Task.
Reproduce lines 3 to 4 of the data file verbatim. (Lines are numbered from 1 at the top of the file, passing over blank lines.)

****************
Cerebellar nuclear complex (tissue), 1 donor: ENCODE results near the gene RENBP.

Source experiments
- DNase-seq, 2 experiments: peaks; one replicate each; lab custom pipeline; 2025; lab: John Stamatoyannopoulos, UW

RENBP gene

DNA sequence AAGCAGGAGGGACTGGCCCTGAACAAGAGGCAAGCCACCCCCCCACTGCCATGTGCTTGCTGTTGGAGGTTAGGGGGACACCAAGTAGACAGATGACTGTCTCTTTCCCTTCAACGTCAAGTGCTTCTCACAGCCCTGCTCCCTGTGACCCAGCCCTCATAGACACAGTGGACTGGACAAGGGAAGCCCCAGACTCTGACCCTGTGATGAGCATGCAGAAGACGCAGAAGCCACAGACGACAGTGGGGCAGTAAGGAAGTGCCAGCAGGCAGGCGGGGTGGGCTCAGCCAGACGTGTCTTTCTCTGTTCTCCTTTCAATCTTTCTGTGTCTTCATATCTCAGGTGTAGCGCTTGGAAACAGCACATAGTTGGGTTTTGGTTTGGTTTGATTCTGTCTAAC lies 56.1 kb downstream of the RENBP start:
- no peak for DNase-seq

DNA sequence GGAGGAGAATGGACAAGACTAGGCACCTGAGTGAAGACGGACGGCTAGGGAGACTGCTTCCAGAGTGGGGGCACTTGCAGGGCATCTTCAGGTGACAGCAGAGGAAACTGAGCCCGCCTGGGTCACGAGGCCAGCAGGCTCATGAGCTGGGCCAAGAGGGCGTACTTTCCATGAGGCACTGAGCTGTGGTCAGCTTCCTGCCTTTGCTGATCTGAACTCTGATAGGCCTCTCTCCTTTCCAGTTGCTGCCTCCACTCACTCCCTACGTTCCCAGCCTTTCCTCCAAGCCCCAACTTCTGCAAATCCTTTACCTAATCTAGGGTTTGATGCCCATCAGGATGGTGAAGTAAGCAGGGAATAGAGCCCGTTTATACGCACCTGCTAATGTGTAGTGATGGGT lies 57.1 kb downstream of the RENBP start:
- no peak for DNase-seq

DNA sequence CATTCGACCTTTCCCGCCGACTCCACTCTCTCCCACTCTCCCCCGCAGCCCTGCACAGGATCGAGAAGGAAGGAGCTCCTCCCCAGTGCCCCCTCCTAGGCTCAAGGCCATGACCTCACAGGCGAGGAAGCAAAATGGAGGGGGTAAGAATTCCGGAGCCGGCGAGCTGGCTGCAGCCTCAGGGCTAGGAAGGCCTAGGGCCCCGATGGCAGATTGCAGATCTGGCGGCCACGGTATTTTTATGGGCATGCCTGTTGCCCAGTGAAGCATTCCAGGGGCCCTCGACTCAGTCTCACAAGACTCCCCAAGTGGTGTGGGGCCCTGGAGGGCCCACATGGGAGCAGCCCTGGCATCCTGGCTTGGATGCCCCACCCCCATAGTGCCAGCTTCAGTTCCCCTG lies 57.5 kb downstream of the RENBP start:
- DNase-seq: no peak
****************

- DNase-seq, 2 experiments: peaks; one replicate each; lab custom pipeline; 2025; lab: John Stamatoyannopoulos, UW

RENBP gene